NEWS
27/02/2021 09:47 GMT | Updated 28/02/2021 10:11 GMT

Covid Job Losses Reveal Structural Racism In UK Labour Market, TUC Say

The BAME unemployment rate “shot up” from 5.8% to 9.5% within the space of a year, the TUC report states.

Soaring unemployment figures for Black, Asian and minority ethnic (BAME) workers holds “up a mirror to structural racism” in the UK labour market, the Trades Union Congress (TUC) has said.

Unemployment among BAME workers has increased at more than twice the speed of the rate for white workers, a new study suggests, with analysis revealing that one in ten women from minority ethnic backgrounds are now unemployed. 

The BAME unemployment rate “shot up” from 5.8% to 9.5% between the final quarter of 2019 and the same time last year, said the report.

Over the same period, the unemployment rate for white workers rose from 3.4% to 4.5%, according to the study.

Data from the Office for National Statistics (ONS), published on Tuesday, shows that the unemployment rate for Black people, at 13.8%, is triple that of white people at 4.5%. 

The new analysis comes as unions, charities and campaigners have signed a joint statement calling on the prime minister to take action to end structural racism and inequality.

TUC general secretary Frances O’Grady said the pandemic had “held up a mirror to the structural racism in our labour market and wider society.”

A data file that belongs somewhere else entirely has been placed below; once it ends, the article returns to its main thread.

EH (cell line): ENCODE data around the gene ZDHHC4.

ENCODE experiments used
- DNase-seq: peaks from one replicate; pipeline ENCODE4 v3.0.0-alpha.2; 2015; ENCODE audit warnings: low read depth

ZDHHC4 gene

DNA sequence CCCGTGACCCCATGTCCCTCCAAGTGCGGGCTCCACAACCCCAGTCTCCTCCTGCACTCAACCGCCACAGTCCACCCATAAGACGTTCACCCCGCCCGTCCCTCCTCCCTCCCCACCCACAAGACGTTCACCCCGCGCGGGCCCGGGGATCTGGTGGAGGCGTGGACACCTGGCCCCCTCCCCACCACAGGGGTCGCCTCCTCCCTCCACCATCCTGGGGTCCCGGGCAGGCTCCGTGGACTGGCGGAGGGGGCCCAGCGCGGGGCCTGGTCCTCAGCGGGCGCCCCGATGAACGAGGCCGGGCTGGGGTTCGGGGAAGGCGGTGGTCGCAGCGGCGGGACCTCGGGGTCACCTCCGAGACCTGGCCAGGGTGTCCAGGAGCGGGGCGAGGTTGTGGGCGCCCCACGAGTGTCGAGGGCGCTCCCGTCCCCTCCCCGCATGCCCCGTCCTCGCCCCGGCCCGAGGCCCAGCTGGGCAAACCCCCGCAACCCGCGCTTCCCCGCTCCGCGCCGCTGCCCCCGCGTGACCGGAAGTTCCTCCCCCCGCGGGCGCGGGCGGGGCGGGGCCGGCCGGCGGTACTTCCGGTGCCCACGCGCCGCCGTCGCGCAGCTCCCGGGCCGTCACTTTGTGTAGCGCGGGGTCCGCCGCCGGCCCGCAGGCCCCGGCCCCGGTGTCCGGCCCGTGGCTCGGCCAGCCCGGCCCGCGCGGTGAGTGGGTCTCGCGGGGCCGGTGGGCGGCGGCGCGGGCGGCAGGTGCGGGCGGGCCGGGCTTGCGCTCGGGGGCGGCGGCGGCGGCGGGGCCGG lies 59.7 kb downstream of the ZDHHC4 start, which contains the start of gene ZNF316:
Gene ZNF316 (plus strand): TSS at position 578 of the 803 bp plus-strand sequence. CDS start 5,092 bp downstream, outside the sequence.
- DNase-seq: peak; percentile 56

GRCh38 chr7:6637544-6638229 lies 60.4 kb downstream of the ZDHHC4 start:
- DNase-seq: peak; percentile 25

She added: “BME workers have borne the brunt of the economic impact of Covid-19, losing their jobs twice as quickly as white workers.

“When BME workers have held on to their jobs, we know that they are more likely to be working in low-paid, insecure jobs that put them at greater risk from the virus.

“This is evidence of the structural discrimination which has led to a disproportionate BME death rate from coronavirus.

“This crisis has to be a turning point. As we emerge from the pandemic, we can’t allow these inequalities in our workplaces, and our society, to remain.

“Ministers must stop delaying and challenge the systemic racism and inequality that holds back BME people.”

A government spokesman said: “Before the pandemic we had made solid progress on lifting the employment rate to a record high for Black, Asian and ethnic minority people, and we remain committed to these efforts.

“Our Plan for Jobs will play an important part in giving people from all backgrounds a good start on their journey back to employment by increasing work coaches to 27,000 and investing £2 billion on the Kickstart scheme to create opportunities for young people as we build back fairer.”